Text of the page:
WHO has approved and recommended the first malaria vaccine to be used for the prevention of P. falciparum malaria in children living in moderate to high transmission areas. However, while scale-up of vaccine manufacturing is underway, current supplies remain limited, and unit costs mean careful consideration must be given when prioritising access to maximise population protection. Under guiding principles set out by WHO, to ethically and fairly distribute vaccines, countries require a sub-national understanding of the areas of greatest need – based on disease burden, mortality and current interventions in place. To support such planning, MAP has been creating sub-national level risk maps of burden using routine case data from surveillance systems such as DHIS2 and cross-sectional surveys to provide geospatial estimates of malaria infection prevalence and clinical incidence. A joint modelling approach was used to learn the relationship between the two metrics, leverage the strengths of each data type and allow us to produce robust and accurate spatio-temporal risk maps of incidence and prevalence.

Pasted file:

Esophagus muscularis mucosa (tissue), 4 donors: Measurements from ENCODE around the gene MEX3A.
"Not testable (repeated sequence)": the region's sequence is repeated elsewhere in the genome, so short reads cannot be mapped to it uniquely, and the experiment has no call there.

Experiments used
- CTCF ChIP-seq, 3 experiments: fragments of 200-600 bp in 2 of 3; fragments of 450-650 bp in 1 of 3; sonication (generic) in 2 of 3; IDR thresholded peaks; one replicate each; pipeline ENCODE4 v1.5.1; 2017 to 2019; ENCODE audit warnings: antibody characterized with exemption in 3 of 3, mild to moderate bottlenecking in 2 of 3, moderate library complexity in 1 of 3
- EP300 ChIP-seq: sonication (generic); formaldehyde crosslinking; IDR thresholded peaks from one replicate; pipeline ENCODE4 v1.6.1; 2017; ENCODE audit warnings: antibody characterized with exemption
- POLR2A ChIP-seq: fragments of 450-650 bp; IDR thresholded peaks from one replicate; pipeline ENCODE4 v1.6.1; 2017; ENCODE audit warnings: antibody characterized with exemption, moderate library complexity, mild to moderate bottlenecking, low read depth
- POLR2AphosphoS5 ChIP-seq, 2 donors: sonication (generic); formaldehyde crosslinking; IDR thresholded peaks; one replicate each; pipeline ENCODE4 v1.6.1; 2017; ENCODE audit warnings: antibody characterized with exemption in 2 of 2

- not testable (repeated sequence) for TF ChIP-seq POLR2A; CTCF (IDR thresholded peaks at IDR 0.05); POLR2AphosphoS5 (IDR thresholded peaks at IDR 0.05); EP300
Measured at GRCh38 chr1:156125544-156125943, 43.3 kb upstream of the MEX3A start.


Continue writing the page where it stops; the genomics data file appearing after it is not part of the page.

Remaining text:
With initial implementation in Ghana and Mozambique, these ouputs have ben provided for use by malaria programs and partners in supplement to other information on metrics such as malaria mortality, access to care, and seasonality indexes to help guide vaccine rollout planning and prioritisation.